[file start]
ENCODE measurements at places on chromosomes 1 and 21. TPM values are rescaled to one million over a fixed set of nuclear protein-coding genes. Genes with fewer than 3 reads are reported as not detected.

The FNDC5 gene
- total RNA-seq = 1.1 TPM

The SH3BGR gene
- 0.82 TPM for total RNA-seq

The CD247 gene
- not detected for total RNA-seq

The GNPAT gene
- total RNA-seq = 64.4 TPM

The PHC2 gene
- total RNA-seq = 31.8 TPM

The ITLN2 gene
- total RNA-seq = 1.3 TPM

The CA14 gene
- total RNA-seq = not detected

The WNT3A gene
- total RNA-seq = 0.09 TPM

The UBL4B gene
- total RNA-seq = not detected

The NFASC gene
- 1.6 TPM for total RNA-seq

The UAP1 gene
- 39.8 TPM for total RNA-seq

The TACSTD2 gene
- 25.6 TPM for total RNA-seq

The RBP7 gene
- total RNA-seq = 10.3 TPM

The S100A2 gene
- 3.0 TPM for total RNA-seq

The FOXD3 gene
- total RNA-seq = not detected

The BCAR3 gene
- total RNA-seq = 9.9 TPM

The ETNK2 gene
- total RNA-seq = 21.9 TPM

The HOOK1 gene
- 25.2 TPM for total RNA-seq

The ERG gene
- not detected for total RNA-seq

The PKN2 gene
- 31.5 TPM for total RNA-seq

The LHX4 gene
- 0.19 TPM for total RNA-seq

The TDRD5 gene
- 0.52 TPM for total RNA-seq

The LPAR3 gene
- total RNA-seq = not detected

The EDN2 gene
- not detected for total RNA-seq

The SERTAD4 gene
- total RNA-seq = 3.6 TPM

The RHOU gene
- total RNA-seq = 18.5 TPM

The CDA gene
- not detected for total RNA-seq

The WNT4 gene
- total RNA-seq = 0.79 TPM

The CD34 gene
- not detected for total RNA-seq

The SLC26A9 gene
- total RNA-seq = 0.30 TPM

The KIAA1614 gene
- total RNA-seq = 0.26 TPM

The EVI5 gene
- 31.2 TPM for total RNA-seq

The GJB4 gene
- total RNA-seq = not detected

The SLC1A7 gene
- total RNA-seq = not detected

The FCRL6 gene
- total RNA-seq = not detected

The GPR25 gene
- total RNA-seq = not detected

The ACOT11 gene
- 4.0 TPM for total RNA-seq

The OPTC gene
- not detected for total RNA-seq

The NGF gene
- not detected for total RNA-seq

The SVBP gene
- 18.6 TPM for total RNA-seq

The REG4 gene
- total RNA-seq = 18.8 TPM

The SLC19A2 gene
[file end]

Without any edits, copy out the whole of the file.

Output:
ENCODE measurements at places on chromosomes 1 and 21. TPM values are rescaled to one million over a fixed set of nuclear protein-coding genes. Genes with fewer than 3 reads are reported as not detected.

The FNDC5 gene
- total RNA-seq = 1.1 TPM

The SH3BGR gene
- 0.82 TPM for total RNA-seq

The CD247 gene
- not detected for total RNA-seq

The GNPAT gene
- total RNA-seq = 64.4 TPM

The PHC2 gene
- total RNA-seq = 31.8 TPM

The ITLN2 gene
- total RNA-seq = 1.3 TPM

The CA14 gene
- total RNA-seq = not detected

The WNT3A gene
- total RNA-seq = 0.09 TPM

The UBL4B gene
- total RNA-seq = not detected

The NFASC gene
- 1.6 TPM for total RNA-seq

The UAP1 gene
- 39.8 TPM for total RNA-seq

The TACSTD2 gene
- 25.6 TPM for total RNA-seq

The RBP7 gene
- total RNA-seq = 10.3 TPM

The S100A2 gene
- 3.0 TPM for total RNA-seq

The FOXD3 gene
- total RNA-seq = not detected

The BCAR3 gene
- total RNA-seq = 9.9 TPM

The ETNK2 gene
- total RNA-seq = 21.9 TPM

The HOOK1 gene
- 25.2 TPM for total RNA-seq

The ERG gene
- not detected for total RNA-seq

The PKN2 gene
- 31.5 TPM for total RNA-seq

The LHX4 gene
- 0.19 TPM for total RNA-seq

The TDRD5 gene
- 0.52 TPM for total RNA-seq

The LPAR3 gene
- total RNA-seq = not detected

The EDN2 gene
- not detected for total RNA-seq

The SERTAD4 gene
- total RNA-seq = 3.6 TPM

The RHOU gene
- total RNA-seq = 18.5 TPM

The CDA gene
- not detected for total RNA-seq

The WNT4 gene
- total RNA-seq = 0.79 TPM

The CD34 gene
- not detected for total RNA-seq

The SLC26A9 gene
- total RNA-seq = 0.30 TPM

The KIAA1614 gene
- total RNA-seq = 0.26 TPM

The EVI5 gene
- 31.2 TPM for total RNA-seq

The GJB4 gene
- total RNA-seq = not detected

The SLC1A7 gene
- total RNA-seq = not detected

The FCRL6 gene
- total RNA-seq = not detected

The GPR25 gene
- total RNA-seq = not detected

The ACOT11 gene
- 4.0 TPM for total RNA-seq

The OPTC gene
- not detected for total RNA-seq

The NGF gene
- not detected for total RNA-seq

The SVBP gene
- 18.6 TPM for total RNA-seq

The REG4 gene
- total RNA-seq = 18.8 TPM

The SLC19A2 gene